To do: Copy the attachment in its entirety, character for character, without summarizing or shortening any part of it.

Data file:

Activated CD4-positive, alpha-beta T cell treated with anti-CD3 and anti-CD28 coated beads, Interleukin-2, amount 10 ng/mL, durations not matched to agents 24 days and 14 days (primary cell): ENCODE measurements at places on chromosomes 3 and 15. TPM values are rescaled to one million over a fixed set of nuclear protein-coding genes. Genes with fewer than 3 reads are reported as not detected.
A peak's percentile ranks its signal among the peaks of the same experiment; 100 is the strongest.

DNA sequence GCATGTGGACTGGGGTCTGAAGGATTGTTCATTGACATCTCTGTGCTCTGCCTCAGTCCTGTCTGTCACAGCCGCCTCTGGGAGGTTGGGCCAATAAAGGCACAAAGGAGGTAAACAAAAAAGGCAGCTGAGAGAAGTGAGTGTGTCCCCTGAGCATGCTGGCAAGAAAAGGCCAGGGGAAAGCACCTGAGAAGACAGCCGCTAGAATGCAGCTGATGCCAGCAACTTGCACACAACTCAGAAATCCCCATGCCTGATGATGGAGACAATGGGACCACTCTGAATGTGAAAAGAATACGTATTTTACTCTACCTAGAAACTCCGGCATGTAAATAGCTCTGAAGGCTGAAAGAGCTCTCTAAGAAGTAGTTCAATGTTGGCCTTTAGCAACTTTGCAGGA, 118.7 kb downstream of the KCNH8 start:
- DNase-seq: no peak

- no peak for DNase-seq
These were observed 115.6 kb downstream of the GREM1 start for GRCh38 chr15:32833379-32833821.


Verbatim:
Activated CD4-positive, alpha-beta T cell treated with anti-CD3 and anti-CD28 coated beads, Interleukin-2, amount 10 ng/mL, durations not matched to agents 24 days and 14 days (primary cell): ENCODE measurements at places on chromosomes 3 and 15. TPM values are rescaled to one million over a fixed set of nuclear protein-coding genes. Genes with fewer than 3 reads are reported as not detected.
A peak's percentile ranks its signal among the peaks of the same experiment; 100 is the strongest.

DNA sequence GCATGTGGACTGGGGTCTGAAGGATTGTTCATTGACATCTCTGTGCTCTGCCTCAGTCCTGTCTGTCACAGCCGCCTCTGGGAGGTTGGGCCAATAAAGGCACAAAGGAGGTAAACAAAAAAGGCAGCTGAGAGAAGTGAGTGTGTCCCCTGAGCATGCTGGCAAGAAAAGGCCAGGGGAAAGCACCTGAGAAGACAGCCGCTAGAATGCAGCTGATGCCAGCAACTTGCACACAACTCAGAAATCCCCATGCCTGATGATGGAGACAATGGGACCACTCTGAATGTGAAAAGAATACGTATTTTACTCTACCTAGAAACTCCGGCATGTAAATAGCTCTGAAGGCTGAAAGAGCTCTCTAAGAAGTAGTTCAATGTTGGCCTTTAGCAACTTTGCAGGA, 118.7 kb downstream of the KCNH8 start:
- DNase-seq: no peak

- no peak for DNase-seq
These were observed 115.6 kb downstream of the GREM1 start for GRCh38 chr15:32833379-32833821.